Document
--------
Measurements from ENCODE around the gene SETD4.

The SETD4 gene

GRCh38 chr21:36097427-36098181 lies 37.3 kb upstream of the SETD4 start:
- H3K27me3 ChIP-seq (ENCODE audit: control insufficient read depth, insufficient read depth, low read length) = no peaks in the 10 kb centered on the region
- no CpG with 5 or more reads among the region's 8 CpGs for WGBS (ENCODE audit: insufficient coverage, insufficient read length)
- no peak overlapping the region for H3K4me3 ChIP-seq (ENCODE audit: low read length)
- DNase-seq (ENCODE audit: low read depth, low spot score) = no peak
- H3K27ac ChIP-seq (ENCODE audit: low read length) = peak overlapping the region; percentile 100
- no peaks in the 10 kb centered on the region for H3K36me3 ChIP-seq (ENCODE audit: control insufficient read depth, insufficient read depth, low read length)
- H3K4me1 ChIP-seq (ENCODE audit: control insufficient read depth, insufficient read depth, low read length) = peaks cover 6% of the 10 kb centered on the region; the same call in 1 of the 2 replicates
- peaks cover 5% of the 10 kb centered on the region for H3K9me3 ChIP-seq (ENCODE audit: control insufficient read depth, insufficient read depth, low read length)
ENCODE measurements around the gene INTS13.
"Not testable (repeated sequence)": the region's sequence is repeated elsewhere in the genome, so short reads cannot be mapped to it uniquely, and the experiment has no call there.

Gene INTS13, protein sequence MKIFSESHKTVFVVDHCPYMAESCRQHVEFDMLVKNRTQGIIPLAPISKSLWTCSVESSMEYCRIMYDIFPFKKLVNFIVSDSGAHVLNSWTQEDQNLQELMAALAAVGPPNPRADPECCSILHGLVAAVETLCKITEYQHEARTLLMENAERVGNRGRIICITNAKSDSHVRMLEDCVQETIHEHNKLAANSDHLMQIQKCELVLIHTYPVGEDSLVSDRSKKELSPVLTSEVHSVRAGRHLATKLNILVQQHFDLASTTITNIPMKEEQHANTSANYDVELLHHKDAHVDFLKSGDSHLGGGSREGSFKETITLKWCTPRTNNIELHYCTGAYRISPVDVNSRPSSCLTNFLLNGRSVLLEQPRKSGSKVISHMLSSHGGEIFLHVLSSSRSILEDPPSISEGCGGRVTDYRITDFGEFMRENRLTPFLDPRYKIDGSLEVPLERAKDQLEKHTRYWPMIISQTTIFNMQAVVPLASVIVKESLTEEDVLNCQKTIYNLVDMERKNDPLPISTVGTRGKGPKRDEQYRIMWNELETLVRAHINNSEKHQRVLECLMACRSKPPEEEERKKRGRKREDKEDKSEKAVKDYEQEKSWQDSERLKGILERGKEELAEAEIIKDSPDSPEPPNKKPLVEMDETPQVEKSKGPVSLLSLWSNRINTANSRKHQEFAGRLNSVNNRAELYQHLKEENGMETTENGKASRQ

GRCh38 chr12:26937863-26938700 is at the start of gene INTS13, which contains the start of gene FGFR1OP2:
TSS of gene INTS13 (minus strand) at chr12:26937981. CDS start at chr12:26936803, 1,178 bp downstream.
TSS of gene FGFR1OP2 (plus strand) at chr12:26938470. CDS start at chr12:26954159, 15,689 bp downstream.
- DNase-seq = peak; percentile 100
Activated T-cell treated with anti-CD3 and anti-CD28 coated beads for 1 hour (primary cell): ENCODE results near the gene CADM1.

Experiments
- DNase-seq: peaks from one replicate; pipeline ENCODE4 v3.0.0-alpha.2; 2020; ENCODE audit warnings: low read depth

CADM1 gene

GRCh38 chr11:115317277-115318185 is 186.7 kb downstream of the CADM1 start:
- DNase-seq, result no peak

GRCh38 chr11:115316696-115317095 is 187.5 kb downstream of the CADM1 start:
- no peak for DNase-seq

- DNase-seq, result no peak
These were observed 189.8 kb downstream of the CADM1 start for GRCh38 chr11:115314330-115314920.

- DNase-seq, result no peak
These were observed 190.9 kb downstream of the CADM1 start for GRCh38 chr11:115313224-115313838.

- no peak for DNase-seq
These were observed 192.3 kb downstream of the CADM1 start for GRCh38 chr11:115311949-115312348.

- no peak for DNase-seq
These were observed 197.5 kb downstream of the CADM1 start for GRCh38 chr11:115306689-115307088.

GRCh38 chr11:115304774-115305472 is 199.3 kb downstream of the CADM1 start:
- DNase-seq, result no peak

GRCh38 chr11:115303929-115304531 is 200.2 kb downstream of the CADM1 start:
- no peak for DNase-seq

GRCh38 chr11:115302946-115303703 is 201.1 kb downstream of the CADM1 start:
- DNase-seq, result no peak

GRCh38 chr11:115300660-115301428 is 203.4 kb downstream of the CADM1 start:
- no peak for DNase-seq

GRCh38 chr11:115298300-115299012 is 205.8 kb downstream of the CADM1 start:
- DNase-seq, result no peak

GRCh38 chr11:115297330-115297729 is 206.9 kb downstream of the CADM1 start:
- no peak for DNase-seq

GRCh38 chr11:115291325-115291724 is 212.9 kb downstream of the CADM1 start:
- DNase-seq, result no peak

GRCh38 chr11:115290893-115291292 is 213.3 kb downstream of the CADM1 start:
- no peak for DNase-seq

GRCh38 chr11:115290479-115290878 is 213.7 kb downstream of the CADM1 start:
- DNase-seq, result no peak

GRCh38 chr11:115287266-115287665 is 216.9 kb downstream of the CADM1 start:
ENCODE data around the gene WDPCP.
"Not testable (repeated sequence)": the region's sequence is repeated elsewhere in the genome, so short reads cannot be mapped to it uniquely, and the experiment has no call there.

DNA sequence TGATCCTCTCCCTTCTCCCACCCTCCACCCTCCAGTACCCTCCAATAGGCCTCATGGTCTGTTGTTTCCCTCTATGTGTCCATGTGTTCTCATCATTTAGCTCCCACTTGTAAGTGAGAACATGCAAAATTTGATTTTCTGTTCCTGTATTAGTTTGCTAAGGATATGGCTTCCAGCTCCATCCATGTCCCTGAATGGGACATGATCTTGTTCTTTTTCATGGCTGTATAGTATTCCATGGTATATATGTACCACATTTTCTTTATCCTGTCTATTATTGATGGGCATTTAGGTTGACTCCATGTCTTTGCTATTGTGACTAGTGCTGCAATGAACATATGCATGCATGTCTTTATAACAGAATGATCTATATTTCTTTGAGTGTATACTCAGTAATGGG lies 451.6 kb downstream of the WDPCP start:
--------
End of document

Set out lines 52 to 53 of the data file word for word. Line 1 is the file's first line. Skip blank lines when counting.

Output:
- DNase-seq, result no peak

GRCh38 chr11:115287266-115287665 is 216.9 kb downstream of the CADM1 start: